Dec 11 2015

Now We Confront the Real Equity Challenge: Providing Access to 21st Century Learning

This post was first published December 11, 2015 by The Huffington Post.

Renewing the Elementary and Secondary Education Act was once considered a long shot, but yesterday the new, bipartisan Every Student Succeeds Act (ESSA) was signed into law. This historical accomplishment comes not a moment too soon.

No Child Left Behind, the previous iteration of the act, importantly aimed attention on the achievement of underserved students. However, it was criticized for focusing schools almost exclusively on teaching for low-level multiple-choice tests in reading and math to the neglect of other subject areas and higher-level skills. Two key questions now are whether federal regulators will encourage states to take advantage of the new flexibility provided by ESSA to move teaching and learning purposefully into the 21st century—and whether states will assure that these opportunities are made available to all students, rather than an elite few.

The need for immediate action is acute. Today’s fast-paced technological advances are continually automating routine functions that once created low-skilled jobs. Not only can computers check you in at the airport and check you out at the grocery store. Together with robotics, they can clean houses, conduct surgery and steer self-driving cars.

Gone are the days where rote learning of routine skills leads to good jobs. As the pace of global change continues, the old assembly line model of education won’t suffice. The top skills needed for employment in 2020 are the abilities to make sense out of complex information and events, to think creatively to solve real-world problems, to work well with others, to engage effectively in cross-cultural contexts, and to manage many forms of media as well as quantitative data in sophisticated ways.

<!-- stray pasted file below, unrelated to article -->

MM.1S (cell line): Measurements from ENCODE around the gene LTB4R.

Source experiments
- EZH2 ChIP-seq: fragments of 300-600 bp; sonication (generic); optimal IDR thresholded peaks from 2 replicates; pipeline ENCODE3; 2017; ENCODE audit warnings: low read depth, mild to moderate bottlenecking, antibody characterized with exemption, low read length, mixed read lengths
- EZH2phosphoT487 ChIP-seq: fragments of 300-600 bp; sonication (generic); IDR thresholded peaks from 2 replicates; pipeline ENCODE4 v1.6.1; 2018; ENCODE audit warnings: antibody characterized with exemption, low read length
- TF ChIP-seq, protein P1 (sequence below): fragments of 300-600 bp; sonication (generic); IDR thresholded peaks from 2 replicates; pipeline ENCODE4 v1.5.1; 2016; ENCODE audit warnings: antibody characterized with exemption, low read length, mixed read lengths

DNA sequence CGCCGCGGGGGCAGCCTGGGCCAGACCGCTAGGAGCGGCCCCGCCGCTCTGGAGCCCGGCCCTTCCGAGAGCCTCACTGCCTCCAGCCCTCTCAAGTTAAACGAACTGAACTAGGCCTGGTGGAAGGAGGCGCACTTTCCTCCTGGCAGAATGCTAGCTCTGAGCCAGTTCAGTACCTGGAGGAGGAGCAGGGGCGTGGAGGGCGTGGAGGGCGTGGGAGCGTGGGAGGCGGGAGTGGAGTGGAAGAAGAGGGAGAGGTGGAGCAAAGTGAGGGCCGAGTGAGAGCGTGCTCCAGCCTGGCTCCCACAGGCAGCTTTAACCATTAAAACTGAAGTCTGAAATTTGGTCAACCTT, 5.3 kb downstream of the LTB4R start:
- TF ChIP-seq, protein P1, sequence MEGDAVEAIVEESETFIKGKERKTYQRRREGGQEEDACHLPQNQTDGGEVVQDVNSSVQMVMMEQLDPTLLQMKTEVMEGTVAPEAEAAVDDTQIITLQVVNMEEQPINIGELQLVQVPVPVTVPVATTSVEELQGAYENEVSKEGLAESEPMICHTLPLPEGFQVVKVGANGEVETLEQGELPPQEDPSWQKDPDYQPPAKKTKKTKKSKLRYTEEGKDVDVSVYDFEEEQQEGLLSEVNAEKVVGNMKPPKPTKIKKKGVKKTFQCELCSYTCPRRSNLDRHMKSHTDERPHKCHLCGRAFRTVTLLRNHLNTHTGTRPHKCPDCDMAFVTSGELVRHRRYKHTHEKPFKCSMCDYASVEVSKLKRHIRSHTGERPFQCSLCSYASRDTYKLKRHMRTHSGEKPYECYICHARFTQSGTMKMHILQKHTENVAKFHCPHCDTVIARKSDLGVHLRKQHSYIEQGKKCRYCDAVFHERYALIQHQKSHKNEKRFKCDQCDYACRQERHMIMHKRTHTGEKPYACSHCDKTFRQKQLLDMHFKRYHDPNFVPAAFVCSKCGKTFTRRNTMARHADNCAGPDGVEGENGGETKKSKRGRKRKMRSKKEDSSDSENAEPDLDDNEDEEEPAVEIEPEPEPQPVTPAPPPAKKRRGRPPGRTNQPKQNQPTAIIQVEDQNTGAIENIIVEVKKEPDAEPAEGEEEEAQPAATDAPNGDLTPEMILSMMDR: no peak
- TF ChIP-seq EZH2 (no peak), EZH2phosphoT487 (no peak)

As other countries that have been attending to these skills are surging ahead, U.S. students’ scores during the NCLB era dropped on international assessments like the Program in International Student Assessment (PISA) and, more recently, on our own National Assessment of Educational Progress.

More importantly, people who lack access to higher-level skills will increasingly find themselves unable to join the workforce and participate effectively in society. This has enormous implications for us all. With a greater number of seniors living longer, for example, the social compact that supports our collective health benefits and social security cannot be sustained unless all of the younger generation can gain productive employment, support themselves, and pay taxes to help support others.

This is why it is our collective responsibility - as parents, educators, community members, and as a society - to ensure that all young people have equal access to a high quality, world-class education. This goal has never been more important than in today’s fast growing knowledge economy.

Developing 21st Century Learning

In recent years, state and local policymakers have spearheaded initiatives aimed at updating the “mile wide, inch deep” learning standards of the past with a newer set of “fewer, higher, and deeper” learning goals. These emphasize critical thinking and analytic skills, as well as the ability to investigate, communicate, and collaborate in order to solve problems and create products and solutions. Such deeper learning competencies are needed for success in postsecondary education as well as in the global marketplace.

We have many examples of schools that know how to provide these skills and are succeeding with historically underserved students. These include Boston’s Pilot Schools, California’s Linked Learning Academies, the Bay Area’s Envision Schools, members of the New York Performance Standards Consortium, and national networks like the Internationals Network for Public Schools and New Tech High Schools Network, as well as innovative schools in districts ranging from Danville, Kentucky to Denver, Colorado.